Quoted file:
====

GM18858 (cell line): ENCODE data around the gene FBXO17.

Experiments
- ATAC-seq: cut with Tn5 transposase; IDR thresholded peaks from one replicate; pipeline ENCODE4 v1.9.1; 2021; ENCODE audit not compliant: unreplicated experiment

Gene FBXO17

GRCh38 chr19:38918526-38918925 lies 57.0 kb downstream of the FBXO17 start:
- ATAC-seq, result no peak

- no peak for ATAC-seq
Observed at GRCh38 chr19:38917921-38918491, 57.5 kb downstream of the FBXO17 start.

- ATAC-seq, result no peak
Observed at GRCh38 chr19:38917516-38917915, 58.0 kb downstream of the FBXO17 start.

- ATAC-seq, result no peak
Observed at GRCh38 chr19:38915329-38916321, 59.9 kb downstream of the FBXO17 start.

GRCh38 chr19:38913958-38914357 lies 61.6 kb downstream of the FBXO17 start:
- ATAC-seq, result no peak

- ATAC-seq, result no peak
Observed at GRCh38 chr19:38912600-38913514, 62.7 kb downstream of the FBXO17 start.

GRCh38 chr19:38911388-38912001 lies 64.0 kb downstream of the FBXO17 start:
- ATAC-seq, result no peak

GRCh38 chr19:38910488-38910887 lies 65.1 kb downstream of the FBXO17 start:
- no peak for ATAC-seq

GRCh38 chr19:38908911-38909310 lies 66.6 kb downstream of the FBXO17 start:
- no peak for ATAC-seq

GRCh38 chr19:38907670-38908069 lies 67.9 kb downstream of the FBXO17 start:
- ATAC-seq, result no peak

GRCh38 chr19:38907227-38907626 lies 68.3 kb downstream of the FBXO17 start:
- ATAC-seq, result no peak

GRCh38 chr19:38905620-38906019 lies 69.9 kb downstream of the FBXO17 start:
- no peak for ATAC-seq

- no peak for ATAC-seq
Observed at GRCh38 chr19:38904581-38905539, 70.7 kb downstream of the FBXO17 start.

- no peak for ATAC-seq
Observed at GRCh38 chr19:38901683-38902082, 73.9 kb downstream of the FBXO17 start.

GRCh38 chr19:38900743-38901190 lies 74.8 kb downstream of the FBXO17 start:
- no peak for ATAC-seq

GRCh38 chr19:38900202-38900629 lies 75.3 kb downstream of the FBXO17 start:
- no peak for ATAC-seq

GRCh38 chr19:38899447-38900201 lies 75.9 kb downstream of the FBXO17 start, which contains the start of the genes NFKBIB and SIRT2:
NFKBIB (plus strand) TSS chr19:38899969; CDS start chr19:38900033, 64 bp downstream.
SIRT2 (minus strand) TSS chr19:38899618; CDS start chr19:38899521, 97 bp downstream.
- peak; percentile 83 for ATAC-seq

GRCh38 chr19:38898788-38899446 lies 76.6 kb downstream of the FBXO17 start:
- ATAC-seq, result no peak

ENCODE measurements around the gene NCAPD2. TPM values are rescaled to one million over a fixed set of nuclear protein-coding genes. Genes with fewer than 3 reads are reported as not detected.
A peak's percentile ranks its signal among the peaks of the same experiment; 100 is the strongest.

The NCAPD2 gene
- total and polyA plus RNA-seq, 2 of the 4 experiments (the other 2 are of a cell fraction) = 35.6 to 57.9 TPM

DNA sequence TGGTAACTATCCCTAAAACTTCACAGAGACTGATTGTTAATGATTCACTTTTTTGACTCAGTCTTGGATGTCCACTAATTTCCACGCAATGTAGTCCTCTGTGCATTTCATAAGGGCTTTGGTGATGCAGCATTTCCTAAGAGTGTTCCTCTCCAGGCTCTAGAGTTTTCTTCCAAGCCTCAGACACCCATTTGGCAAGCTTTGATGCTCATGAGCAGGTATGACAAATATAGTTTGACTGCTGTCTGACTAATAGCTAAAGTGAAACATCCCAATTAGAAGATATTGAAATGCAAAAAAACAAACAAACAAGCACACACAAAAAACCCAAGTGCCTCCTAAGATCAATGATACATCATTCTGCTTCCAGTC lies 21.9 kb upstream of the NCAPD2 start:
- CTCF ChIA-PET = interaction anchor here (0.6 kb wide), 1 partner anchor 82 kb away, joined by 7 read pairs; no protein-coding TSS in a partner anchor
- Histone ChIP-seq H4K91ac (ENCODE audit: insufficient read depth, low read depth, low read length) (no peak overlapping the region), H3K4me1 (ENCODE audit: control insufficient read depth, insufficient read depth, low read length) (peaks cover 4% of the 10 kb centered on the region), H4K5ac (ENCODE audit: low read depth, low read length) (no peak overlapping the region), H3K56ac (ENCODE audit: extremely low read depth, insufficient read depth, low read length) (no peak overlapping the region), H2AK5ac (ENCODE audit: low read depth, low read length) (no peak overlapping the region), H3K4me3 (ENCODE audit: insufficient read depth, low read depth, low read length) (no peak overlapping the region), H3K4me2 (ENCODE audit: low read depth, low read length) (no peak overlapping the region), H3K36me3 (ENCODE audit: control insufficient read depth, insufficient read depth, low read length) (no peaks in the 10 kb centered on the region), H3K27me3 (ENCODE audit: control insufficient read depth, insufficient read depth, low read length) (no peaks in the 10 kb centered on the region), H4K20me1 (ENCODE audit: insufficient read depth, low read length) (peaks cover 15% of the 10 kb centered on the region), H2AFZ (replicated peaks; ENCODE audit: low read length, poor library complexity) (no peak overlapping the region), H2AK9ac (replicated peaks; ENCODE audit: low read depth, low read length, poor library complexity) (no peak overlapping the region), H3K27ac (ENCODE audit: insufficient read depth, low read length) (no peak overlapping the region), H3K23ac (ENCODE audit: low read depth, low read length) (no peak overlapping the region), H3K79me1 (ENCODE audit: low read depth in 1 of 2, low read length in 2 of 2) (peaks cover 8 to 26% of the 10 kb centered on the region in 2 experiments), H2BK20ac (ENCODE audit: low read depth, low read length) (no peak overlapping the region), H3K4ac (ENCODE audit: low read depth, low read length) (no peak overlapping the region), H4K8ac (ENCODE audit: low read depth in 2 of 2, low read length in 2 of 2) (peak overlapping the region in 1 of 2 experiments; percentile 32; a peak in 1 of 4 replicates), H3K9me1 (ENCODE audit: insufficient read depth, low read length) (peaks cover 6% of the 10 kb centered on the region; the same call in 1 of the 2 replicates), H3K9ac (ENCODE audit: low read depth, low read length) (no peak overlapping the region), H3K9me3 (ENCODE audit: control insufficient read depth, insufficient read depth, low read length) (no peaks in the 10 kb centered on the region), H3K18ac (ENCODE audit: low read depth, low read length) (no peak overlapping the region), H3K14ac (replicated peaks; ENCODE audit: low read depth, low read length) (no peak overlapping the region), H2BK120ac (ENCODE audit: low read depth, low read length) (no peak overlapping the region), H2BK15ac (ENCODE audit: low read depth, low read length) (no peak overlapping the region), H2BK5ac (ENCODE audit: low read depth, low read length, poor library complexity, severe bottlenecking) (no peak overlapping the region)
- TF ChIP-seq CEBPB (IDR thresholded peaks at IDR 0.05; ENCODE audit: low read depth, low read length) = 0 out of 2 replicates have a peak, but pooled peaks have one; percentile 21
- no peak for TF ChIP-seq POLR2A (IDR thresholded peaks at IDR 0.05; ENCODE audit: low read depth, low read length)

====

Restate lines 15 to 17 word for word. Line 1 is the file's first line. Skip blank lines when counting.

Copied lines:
- ATAC-seq, result no peak
Observed at GRCh38 chr19:38912600-38913514, 62.7 kb downstream of the FBXO17 start.

GRCh38 chr19:38911388-38912001 lies 64.0 kb downstream of the FBXO17 start: